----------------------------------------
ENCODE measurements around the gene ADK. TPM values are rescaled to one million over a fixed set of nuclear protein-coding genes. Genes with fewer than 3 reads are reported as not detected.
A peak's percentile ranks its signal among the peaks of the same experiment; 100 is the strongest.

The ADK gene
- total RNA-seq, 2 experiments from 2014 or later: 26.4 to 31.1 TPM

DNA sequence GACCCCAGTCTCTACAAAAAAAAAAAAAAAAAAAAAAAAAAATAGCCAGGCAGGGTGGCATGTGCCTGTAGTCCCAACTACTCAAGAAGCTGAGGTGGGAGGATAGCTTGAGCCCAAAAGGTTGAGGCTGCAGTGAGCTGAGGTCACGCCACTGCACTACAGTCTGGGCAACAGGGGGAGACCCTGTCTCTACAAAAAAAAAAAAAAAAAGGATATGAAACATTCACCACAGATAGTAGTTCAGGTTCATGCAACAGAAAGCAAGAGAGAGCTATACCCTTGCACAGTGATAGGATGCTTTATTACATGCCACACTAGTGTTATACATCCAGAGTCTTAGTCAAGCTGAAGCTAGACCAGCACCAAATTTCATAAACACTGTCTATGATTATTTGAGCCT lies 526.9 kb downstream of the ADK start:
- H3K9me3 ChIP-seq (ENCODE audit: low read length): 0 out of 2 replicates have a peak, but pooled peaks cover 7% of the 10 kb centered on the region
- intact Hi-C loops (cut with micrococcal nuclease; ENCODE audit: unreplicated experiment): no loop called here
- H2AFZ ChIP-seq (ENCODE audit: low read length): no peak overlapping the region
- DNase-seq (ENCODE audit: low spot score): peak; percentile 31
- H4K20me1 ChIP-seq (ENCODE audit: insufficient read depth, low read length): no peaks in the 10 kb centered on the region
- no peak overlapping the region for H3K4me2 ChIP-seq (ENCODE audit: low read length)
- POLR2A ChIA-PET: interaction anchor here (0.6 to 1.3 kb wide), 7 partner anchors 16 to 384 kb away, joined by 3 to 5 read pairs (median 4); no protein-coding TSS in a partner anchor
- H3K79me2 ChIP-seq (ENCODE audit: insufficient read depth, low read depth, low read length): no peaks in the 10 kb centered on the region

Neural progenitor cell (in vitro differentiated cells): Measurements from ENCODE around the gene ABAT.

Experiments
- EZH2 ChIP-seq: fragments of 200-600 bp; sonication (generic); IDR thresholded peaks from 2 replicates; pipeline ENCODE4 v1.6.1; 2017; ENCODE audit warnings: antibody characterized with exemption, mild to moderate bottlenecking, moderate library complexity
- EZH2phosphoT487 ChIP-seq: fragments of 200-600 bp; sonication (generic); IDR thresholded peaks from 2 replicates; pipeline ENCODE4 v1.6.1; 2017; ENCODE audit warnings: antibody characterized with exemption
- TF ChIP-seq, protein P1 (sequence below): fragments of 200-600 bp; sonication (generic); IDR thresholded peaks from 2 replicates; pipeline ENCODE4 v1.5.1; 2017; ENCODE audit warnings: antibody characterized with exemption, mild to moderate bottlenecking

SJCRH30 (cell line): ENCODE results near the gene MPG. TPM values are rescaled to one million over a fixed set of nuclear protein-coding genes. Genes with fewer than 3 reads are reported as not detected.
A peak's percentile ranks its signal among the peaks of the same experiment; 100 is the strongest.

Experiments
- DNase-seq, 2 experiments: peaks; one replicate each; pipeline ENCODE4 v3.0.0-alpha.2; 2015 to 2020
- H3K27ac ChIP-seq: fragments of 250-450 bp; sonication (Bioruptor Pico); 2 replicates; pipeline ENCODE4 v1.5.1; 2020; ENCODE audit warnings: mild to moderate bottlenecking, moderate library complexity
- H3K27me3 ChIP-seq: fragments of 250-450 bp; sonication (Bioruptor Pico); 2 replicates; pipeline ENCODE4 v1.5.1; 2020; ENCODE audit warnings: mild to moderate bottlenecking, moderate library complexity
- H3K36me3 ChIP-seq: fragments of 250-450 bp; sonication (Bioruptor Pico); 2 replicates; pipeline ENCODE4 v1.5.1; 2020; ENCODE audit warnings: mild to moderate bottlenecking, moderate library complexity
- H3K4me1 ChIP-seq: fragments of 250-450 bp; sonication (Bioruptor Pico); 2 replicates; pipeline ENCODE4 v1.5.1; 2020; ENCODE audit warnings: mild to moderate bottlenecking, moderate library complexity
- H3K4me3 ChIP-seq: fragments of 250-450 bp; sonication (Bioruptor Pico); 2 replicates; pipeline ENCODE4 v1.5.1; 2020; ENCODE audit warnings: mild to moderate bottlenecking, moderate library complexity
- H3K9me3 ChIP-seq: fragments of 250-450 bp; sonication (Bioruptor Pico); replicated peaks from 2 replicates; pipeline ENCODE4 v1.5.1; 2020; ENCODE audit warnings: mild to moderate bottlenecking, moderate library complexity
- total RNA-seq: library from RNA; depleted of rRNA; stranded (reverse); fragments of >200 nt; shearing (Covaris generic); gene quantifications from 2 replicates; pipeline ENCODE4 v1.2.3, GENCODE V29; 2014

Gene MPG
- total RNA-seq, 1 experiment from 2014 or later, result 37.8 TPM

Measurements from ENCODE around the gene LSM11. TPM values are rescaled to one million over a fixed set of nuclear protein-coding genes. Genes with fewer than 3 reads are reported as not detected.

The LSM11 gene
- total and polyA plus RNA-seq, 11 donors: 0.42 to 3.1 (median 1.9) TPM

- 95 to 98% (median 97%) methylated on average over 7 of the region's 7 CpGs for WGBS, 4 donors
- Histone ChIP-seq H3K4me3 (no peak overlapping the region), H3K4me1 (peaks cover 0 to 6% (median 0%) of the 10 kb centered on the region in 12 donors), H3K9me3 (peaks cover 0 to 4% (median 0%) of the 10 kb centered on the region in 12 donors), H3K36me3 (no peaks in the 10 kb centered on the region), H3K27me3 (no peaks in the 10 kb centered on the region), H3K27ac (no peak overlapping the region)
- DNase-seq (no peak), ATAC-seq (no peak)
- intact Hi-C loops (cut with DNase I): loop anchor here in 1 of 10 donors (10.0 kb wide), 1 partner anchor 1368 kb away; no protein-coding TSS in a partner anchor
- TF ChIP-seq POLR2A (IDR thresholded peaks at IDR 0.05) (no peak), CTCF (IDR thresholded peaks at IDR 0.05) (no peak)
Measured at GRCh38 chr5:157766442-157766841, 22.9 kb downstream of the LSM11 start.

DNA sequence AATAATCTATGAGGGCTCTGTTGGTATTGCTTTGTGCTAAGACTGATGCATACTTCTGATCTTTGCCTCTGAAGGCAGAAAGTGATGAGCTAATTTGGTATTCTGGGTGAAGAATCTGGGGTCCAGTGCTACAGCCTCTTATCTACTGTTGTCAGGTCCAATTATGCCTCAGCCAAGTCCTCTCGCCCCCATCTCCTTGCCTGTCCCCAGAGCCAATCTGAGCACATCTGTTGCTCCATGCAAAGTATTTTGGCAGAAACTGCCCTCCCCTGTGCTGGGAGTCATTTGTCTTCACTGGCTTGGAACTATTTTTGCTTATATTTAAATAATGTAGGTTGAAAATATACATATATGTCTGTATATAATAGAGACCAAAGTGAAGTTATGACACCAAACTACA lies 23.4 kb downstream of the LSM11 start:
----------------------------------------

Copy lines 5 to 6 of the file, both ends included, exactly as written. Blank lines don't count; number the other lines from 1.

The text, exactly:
DNA sequence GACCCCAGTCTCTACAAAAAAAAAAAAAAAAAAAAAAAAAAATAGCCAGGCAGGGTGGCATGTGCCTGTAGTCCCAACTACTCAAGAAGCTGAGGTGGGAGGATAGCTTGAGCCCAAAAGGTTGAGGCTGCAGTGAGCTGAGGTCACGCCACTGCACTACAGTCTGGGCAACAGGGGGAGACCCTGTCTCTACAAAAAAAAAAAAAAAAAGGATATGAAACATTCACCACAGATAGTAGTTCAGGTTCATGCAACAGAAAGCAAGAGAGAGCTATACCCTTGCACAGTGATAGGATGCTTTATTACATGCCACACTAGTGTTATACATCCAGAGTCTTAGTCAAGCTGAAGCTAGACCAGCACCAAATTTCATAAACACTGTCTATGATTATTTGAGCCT lies 526.9 kb downstream of the ADK start:
- H3K9me3 ChIP-seq (ENCODE audit: low read length): 0 out of 2 replicates have a peak, but pooled peaks cover 7% of the 10 kb centered on the region